A customer relationship management (CRM) system can give your company the ultimate competitive advantage. When you have client records, account histories, and other relevant data at your fingertips, it’s easier to provide the customized support that modern consumers crave.

Before you can recognize these benefits, however, the software implementation must go smoothly.

There are several CRM implementation risks that can threaten to derail your efforts. Today, we’re looking at some of the most common issues that could occur and how to avoid them.

5 Overlooked CRM Implementation Risks

1. Lack of Buy-In

From CRM software to ERP software to SCM software, any type of enterprise system requires buy-in from your C-suite. In addition, you must encourage active support from all departments, including middle management and department leads.

We recommend empowering executive leaders to take an active role in supporting the CRM implementation. It’s easier to get other employees on board when executives are leading by example.

Before getting too far into your CRM project, make sure all your company-wide influencers and leaders are prepared to champion the project.

The 2024 Top 10 ERP Systems Report

What vendors are considering for your ERP implementation? This list is a helpful starting point.

2. Poorly Defined Goals and Strategy

To ensure your CRM project meets your expectations, you must begin by clearly defining the benefits you expect it to deliver. While this step might seem obvious, many organizations skip it in their rush to get the software live.

While each company has its own reasons for investing in a CRM solution, some of the most common measurable goals include:

  • Increasing average revenue per sale
  • Attracting more leads
  • Improving customer satisfaction and retention rates
  • Improving sales forecasting accuracy
  • Lowering customer acquisition costs
  • Achieving higher sales close rates

Your business goals will direct the specific type of CRM solution you select. If you’re finding it difficult to pinpoint goals, you may need to rethink your project strategy. Ask your team exactly what problems they’re trying to solve so you know how to define success.

3. Failing to Acknowledge Risks

Even the best-laid plans can go sideways when companies assume that their project is fail-proof.

As your project ramps up, take the time to think of the most critical problems you might face. Here are some potential issues you might include in your CRM risk analysis:

  • Going over the budget
  • Going over the schedule
  • Selecting a CRM solution that doesn’t address your highest-priority business needs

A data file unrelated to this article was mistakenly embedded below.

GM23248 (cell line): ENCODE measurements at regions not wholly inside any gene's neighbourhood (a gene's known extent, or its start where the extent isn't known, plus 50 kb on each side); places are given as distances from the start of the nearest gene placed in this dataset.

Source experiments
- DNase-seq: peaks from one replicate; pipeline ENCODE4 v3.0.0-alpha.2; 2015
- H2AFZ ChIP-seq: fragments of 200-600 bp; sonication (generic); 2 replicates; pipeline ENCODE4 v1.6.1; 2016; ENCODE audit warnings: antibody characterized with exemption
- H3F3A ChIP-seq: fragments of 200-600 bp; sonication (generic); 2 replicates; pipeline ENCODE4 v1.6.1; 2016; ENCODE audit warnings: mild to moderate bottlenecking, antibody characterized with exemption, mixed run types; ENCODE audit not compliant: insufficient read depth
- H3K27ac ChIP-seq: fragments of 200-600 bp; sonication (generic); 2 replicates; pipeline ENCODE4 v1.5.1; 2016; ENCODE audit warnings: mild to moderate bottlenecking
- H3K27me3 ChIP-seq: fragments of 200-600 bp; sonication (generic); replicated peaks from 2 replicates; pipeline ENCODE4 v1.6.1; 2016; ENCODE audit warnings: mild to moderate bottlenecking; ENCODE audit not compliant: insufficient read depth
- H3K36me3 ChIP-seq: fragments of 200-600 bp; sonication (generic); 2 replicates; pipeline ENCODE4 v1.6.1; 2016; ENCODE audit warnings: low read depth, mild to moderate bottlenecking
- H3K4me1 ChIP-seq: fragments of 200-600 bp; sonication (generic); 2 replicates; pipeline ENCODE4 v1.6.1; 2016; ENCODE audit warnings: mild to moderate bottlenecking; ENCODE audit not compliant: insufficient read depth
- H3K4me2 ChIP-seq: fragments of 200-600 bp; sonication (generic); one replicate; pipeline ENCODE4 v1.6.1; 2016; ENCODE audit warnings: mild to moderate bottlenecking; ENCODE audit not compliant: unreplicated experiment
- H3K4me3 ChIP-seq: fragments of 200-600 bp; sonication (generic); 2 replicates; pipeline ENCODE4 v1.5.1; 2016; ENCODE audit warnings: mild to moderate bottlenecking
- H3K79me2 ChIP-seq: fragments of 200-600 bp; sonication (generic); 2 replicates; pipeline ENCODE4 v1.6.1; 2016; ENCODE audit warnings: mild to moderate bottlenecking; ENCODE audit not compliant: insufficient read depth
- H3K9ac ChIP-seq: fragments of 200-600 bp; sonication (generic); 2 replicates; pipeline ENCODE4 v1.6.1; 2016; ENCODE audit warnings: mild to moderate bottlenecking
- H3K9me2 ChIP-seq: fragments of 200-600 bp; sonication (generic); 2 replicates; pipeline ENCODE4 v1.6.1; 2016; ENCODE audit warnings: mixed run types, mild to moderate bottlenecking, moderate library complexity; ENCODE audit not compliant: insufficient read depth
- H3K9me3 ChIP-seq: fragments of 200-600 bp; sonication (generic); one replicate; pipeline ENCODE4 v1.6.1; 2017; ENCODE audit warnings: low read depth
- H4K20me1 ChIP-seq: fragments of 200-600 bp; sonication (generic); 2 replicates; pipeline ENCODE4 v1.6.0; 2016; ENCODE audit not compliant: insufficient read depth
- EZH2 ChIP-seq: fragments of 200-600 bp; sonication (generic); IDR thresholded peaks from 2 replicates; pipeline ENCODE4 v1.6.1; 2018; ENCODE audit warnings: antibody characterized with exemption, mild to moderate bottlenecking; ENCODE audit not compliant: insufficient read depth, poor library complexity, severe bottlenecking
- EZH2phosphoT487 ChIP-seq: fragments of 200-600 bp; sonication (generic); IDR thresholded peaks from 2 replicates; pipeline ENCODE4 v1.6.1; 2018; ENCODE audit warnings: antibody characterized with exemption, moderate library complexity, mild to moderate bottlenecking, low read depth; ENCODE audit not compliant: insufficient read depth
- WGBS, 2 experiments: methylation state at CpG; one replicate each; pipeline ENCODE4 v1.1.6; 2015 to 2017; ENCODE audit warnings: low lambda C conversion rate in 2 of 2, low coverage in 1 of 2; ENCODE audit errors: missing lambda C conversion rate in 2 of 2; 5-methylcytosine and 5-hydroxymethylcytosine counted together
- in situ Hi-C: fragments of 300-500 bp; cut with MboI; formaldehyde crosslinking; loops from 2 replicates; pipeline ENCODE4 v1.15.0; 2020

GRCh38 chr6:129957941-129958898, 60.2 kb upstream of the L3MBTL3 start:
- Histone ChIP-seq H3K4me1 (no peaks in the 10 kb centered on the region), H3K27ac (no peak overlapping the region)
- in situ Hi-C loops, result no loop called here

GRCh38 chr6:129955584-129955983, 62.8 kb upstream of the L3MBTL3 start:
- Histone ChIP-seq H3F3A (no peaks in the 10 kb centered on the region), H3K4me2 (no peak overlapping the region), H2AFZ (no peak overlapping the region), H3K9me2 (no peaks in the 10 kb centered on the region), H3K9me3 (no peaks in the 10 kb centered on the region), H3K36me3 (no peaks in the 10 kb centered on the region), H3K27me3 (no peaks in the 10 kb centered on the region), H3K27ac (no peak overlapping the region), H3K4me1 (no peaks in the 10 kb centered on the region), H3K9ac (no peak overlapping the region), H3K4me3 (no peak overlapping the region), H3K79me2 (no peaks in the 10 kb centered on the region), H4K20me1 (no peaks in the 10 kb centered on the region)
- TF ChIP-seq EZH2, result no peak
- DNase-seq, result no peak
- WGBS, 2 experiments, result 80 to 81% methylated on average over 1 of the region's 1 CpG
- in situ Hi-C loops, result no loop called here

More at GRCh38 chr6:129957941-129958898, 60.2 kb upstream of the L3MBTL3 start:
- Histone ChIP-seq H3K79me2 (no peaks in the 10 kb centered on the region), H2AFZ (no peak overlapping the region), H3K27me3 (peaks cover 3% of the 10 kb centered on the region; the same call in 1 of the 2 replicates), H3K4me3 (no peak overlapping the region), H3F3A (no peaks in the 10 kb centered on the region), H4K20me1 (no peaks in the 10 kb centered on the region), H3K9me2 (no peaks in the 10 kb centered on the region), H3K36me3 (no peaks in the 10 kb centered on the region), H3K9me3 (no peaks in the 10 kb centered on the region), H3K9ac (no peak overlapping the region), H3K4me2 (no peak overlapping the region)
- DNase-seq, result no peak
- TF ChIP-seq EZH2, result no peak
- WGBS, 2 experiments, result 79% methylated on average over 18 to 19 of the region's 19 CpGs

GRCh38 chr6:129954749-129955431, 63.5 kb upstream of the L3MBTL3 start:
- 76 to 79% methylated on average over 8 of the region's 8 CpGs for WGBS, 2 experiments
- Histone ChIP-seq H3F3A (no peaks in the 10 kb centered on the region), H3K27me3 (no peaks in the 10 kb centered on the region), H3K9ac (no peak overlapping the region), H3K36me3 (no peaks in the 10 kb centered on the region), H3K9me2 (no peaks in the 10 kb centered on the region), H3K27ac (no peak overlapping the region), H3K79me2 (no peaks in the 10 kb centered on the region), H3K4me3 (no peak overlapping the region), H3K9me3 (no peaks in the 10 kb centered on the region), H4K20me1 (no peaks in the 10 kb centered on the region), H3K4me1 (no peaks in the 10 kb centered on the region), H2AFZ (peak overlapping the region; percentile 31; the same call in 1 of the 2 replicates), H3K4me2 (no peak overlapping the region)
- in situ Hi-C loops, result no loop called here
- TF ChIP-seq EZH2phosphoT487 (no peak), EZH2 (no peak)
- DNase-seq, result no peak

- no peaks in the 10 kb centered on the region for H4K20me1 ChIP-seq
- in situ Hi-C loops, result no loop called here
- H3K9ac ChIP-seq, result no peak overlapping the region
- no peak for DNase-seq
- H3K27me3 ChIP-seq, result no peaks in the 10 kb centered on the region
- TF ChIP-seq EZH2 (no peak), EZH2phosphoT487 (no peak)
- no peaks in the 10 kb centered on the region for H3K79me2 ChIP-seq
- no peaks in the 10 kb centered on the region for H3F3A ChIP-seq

• Selecting a CRM solution that doesn’t integrate with your existing business systems

When any of these issues occur, they could catalyze a domino effect that leads to CRM failure.

By identifying risks up front, you can put steps in place to reduce the likelihood of their occurrence and minimize their effects.

4. Selecting the Wrong Solution

At the very least, the CRM system you select should meet these criteria:

  • Ability to integrate with your existing systems and those you might implement in the future
  • Scalability to grow with your organization
  • A justifiable total cost of ownership

You also need to make sure the solution performs the necessary functions to meet your business goals.

For instance, it should facilitate seamless communication between employees and clients. It should also streamline data management and segment customers by account for easy access and retrieval.

5. Little Emphasis on OCM

A CRM implementation includes both technical and human aspects. Over-emphasizing the technical aspect could leave your employees feeling unsupported.

By focusing on organizational change management (OCM), you can minimize resistance, reduce downtime, and give your team members the skills they need to embrace the new solution.

A lack of OCM is something our software expert witnesses see on a regular basis. In fact, Bill Baumann will tell you he sees it in almost every case.

So . . . we recommend actively involving end-users from the beginning, incorporating their knowledge and feedback into the baseline system design. Involve them in requirements gathering sessions, and then show them prototypes so they can tell you what needs to change.

Once everything is up and running, check in frequently to learn about any pain points they may be experiencing.

Keep Your CRM Implementation on Track

Any type of digital transformation involves both risks and rewards. Instead of overlooking potential potholes, it’s important to anticipate them as early as possible. Then, you can put measures in place to reroute and optimize your efforts.

The right enterprise software consultant can help you avoid CRM implementation risks. From initial planning to post-live support, we’re here for it all. Request a free consultation below.

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